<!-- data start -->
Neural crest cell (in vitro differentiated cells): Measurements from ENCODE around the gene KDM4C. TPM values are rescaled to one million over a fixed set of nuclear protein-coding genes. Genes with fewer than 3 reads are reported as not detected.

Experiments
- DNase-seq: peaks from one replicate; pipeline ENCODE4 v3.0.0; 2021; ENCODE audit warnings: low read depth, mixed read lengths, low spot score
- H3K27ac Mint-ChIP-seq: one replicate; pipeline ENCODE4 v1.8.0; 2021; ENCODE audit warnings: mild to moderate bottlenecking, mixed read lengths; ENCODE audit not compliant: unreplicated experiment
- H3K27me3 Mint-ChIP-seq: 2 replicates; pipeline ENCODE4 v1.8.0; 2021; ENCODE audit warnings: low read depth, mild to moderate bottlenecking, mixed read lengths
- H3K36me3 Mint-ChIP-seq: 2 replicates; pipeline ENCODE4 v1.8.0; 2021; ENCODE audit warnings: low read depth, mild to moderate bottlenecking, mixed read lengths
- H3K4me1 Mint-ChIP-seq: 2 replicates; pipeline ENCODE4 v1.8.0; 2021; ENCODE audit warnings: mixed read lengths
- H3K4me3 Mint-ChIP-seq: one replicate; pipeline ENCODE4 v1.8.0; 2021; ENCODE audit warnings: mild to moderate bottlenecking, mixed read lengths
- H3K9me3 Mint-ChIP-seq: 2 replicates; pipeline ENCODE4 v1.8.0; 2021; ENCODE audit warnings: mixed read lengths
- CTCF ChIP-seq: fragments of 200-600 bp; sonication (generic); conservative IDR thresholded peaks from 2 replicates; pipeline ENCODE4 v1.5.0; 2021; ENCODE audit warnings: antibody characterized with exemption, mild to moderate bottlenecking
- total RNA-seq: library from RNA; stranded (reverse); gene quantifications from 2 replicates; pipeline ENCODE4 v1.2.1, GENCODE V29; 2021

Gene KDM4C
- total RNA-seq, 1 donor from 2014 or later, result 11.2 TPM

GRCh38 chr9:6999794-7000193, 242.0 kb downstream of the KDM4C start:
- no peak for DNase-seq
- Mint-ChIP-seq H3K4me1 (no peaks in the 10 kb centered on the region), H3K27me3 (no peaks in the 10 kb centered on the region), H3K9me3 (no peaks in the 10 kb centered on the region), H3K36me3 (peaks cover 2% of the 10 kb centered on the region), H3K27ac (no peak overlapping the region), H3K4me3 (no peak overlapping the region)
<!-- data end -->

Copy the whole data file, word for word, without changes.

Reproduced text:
Neural crest cell (in vitro differentiated cells): Measurements from ENCODE around the gene KDM4C. TPM values are rescaled to one million over a fixed set of nuclear protein-coding genes. Genes with fewer than 3 reads are reported as not detected.

Experiments
- DNase-seq: peaks from one replicate; pipeline ENCODE4 v3.0.0; 2021; ENCODE audit warnings: low read depth, mixed read lengths, low spot score
- H3K27ac Mint-ChIP-seq: one replicate; pipeline ENCODE4 v1.8.0; 2021; ENCODE audit warnings: mild to moderate bottlenecking, mixed read lengths; ENCODE audit not compliant: unreplicated experiment
- H3K27me3 Mint-ChIP-seq: 2 replicates; pipeline ENCODE4 v1.8.0; 2021; ENCODE audit warnings: low read depth, mild to moderate bottlenecking, mixed read lengths
- H3K36me3 Mint-ChIP-seq: 2 replicates; pipeline ENCODE4 v1.8.0; 2021; ENCODE audit warnings: low read depth, mild to moderate bottlenecking, mixed read lengths
- H3K4me1 Mint-ChIP-seq: 2 replicates; pipeline ENCODE4 v1.8.0; 2021; ENCODE audit warnings: mixed read lengths
- H3K4me3 Mint-ChIP-seq: one replicate; pipeline ENCODE4 v1.8.0; 2021; ENCODE audit warnings: mild to moderate bottlenecking, mixed read lengths
- H3K9me3 Mint-ChIP-seq: 2 replicates; pipeline ENCODE4 v1.8.0; 2021; ENCODE audit warnings: mixed read lengths
- CTCF ChIP-seq: fragments of 200-600 bp; sonication (generic); conservative IDR thresholded peaks from 2 replicates; pipeline ENCODE4 v1.5.0; 2021; ENCODE audit warnings: antibody characterized with exemption, mild to moderate bottlenecking
- total RNA-seq: library from RNA; stranded (reverse); gene quantifications from 2 replicates; pipeline ENCODE4 v1.2.1, GENCODE V29; 2021

Gene KDM4C
- total RNA-seq, 1 donor from 2014 or later, result 11.2 TPM

GRCh38 chr9:6999794-7000193, 242.0 kb downstream of the KDM4C start:
- no peak for DNase-seq
- Mint-ChIP-seq H3K4me1 (no peaks in the 10 kb centered on the region), H3K27me3 (no peaks in the 10 kb centered on the region), H3K9me3 (no peaks in the 10 kb centered on the region), H3K36me3 (peaks cover 2% of the 10 kb centered on the region), H3K27ac (no peak overlapping the region), H3K4me3 (no peak overlapping the region)